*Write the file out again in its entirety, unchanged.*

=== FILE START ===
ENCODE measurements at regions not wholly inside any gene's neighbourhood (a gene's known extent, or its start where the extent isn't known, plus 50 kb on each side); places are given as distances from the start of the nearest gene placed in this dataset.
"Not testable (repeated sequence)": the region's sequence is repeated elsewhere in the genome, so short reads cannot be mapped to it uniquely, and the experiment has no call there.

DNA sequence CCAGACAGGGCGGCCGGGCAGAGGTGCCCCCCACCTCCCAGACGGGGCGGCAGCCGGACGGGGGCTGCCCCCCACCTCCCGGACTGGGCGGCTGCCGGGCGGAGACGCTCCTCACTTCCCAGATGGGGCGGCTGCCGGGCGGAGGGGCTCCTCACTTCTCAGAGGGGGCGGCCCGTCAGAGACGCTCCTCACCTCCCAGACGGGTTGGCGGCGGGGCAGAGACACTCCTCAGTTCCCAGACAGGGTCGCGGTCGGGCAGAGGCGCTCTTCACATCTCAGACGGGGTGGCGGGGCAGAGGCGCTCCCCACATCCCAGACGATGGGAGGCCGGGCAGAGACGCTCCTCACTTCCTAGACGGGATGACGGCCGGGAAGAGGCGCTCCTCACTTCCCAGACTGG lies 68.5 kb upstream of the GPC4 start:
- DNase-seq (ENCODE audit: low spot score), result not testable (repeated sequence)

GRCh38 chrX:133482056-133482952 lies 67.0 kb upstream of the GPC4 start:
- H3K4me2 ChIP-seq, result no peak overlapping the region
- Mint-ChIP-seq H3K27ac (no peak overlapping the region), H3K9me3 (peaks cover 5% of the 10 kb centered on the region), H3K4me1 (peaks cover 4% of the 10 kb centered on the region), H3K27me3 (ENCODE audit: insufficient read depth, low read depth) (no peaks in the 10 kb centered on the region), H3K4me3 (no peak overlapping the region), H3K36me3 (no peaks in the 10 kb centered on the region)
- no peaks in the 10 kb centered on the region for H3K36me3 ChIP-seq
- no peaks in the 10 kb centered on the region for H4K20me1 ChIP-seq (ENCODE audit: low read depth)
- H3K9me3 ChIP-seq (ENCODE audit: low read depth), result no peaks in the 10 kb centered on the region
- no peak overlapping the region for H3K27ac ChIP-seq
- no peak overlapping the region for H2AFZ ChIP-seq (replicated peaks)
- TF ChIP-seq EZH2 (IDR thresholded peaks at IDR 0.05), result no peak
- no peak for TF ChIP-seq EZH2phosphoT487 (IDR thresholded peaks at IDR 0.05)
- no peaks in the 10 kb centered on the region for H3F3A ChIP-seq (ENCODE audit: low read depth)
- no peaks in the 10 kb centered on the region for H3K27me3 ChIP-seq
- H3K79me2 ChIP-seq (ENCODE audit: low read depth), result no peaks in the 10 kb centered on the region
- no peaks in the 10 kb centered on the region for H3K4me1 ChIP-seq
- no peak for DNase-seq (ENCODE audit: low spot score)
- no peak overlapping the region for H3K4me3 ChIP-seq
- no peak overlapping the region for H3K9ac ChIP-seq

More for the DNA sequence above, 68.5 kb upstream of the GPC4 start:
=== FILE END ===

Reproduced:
ENCODE measurements at regions not wholly inside any gene's neighbourhood (a gene's known extent, or its start where the extent isn't known, plus 50 kb on each side); places are given as distances from the start of the nearest gene placed in this dataset.
"Not testable (repeated sequence)": the region's sequence is repeated elsewhere in the genome, so short reads cannot be mapped to it uniquely, and the experiment has no call there.

DNA sequence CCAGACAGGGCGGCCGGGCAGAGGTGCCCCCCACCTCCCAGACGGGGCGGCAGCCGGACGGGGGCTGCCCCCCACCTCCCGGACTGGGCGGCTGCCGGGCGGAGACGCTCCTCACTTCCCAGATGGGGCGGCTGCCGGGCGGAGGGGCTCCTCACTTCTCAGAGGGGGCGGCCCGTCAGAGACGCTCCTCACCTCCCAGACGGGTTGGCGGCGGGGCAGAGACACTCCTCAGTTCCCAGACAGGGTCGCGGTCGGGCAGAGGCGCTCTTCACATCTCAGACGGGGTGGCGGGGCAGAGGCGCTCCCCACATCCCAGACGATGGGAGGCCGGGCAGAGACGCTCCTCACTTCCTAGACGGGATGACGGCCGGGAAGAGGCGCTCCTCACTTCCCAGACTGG lies 68.5 kb upstream of the GPC4 start:
- DNase-seq (ENCODE audit: low spot score), result not testable (repeated sequence)

GRCh38 chrX:133482056-133482952 lies 67.0 kb upstream of the GPC4 start:
- H3K4me2 ChIP-seq, result no peak overlapping the region
- Mint-ChIP-seq H3K27ac (no peak overlapping the region), H3K9me3 (peaks cover 5% of the 10 kb centered on the region), H3K4me1 (peaks cover 4% of the 10 kb centered on the region), H3K27me3 (ENCODE audit: insufficient read depth, low read depth) (no peaks in the 10 kb centered on the region), H3K4me3 (no peak overlapping the region), H3K36me3 (no peaks in the 10 kb centered on the region)
- no peaks in the 10 kb centered on the region for H3K36me3 ChIP-seq
- no peaks in the 10 kb centered on the region for H4K20me1 ChIP-seq (ENCODE audit: low read depth)
- H3K9me3 ChIP-seq (ENCODE audit: low read depth), result no peaks in the 10 kb centered on the region
- no peak overlapping the region for H3K27ac ChIP-seq
- no peak overlapping the region for H2AFZ ChIP-seq (replicated peaks)
- TF ChIP-seq EZH2 (IDR thresholded peaks at IDR 0.05), result no peak
- no peak for TF ChIP-seq EZH2phosphoT487 (IDR thresholded peaks at IDR 0.05)
- no peaks in the 10 kb centered on the region for H3F3A ChIP-seq (ENCODE audit: low read depth)
- no peaks in the 10 kb centered on the region for H3K27me3 ChIP-seq
- H3K79me2 ChIP-seq (ENCODE audit: low read depth), result no peaks in the 10 kb centered on the region
- no peaks in the 10 kb centered on the region for H3K4me1 ChIP-seq
- no peak for DNase-seq (ENCODE audit: low spot score)
- no peak overlapping the region for H3K4me3 ChIP-seq
- no peak overlapping the region for H3K9ac ChIP-seq

More for the DNA sequence above, 68.5 kb upstream of the GPC4 start: